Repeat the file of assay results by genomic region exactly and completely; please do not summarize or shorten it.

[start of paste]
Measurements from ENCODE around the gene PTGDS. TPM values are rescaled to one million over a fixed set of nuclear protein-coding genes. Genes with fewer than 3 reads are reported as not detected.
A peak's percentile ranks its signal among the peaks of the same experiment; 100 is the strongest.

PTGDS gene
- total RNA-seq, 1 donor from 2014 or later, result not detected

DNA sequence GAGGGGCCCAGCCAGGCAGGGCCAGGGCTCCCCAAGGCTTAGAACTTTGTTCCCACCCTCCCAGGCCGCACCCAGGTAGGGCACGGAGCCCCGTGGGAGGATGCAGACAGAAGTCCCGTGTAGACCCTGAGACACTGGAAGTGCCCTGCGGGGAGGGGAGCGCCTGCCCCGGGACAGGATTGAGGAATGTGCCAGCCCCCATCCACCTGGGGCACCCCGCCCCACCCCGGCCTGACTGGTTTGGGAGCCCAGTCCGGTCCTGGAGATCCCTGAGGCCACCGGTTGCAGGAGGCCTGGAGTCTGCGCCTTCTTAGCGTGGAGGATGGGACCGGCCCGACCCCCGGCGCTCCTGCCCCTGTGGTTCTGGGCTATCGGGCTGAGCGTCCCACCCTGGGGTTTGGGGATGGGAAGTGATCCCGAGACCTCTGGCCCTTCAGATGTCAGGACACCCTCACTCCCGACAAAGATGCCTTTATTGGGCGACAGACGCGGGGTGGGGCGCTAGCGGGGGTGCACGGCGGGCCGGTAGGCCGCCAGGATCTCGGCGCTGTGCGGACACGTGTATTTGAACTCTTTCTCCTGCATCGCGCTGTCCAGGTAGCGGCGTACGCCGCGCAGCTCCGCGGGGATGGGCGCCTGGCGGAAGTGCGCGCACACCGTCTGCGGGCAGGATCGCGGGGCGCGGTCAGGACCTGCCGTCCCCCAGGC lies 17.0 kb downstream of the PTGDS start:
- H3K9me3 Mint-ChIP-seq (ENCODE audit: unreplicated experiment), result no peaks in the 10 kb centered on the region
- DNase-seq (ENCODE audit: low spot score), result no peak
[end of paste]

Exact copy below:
Measurements from ENCODE around the gene PTGDS. TPM values are rescaled to one million over a fixed set of nuclear protein-coding genes. Genes with fewer than 3 reads are reported as not detected.
A peak's percentile ranks its signal among the peaks of the same experiment; 100 is the strongest.

PTGDS gene
- total RNA-seq, 1 donor from 2014 or later, result not detected

DNA sequence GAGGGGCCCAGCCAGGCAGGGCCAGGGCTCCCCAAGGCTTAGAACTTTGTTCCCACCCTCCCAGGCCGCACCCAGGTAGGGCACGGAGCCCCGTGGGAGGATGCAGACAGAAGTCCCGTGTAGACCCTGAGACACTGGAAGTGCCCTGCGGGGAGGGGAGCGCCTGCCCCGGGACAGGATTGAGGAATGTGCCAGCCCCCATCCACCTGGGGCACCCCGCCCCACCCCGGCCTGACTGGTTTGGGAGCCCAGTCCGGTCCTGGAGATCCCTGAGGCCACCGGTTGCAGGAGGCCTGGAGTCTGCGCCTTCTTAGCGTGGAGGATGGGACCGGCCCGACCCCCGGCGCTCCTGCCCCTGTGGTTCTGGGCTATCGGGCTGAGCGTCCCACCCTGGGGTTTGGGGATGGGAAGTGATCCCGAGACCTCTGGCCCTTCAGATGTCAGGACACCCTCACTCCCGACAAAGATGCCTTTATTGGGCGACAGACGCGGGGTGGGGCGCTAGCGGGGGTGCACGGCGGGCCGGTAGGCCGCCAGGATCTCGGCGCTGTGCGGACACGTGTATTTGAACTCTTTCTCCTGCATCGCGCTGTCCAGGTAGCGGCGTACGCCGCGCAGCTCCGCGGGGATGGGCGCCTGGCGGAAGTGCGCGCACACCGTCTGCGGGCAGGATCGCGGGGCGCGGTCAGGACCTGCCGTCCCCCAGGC lies 17.0 kb downstream of the PTGDS start:
- H3K9me3 Mint-ChIP-seq (ENCODE audit: unreplicated experiment), result no peaks in the 10 kb centered on the region
- DNase-seq (ENCODE audit: low spot score), result no peak